Guest post by Dave Ulrich and Norm Smallwood, co authors of Leadership Sustainability.

Most good leaders try to become better. Around the world today, and every day of the year, thousands of leaders will attend leadership training to glean insights into how to lead better. Thousands will receive performance reviews with individual development plans on how to improve. Thousands will receive coaching with recommendations on how to change their behavior so as to deliver better results in better ways. Thousands will complete a 360-degree feedback process with data on how they are seen by others. At the end of the training, performance development, coaching, and 360-degree feedback, most of these leaders will resolve to use their new insights and be more effective. Unfortunately, few of them will implement these good intentions.

As we help leaders improve in workshops or coaching, we often start with three questions:

•           On a scale of 1 (low) to 10 (high), how important is leadership either for your personal or organizational success? Most answer 8, 9, or 10.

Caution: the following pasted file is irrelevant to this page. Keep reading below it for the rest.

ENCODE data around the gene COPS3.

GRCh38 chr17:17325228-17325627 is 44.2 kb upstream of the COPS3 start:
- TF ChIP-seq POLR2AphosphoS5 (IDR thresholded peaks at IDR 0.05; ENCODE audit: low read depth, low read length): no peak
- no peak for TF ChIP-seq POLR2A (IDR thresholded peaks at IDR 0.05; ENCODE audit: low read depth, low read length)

•           What specific things do you need to do to be a more effective leader? Most can quickly write down two or three desired behaviors.

•           How long have you known you should improve these behaviors? Most meekly acknowledge that they have known what to improve for three, six, twelve months—or longer (decades for some).

In this simple exercise, we recognize that leadership matters (Q1) and we define what is required to be a better leader (Q2).  But most still don’t see the leadership improvements they aspire to.

In our work on leadership sustainability, we have distilled seven disciplines from multiple literatures on how leaders can sustain the changes they know they should make.

  • Simplicity:  Focus on a few key behaviors that have high impact
  • Time: Put desired behaviors into your calendar and monitor how well these behaviors show up in how you spend your time
  • Accountability:  Be personally and publicly accountable for making change happen
  • Resources:  Support your desired changes with coaching and infrastructure
  • Tracking:  Measure your behavior and results in specific ways
  • Melioration: Constantly improve by learning from mistakes and failures and demonstrating resilience
  • Emotion:  Have a personal passion and emotion for the changes you know you need to make

These seven disciplines spell the mnemonic START ME. We think this is apt because for each of us, sustainability starts with me. These seven disciplines turn hope into reality.

When leaders make commitments to change something in training, coaching, or performance management, the impact increases when participants attend to these seven disciplines as they anticipate how to turn learning into action.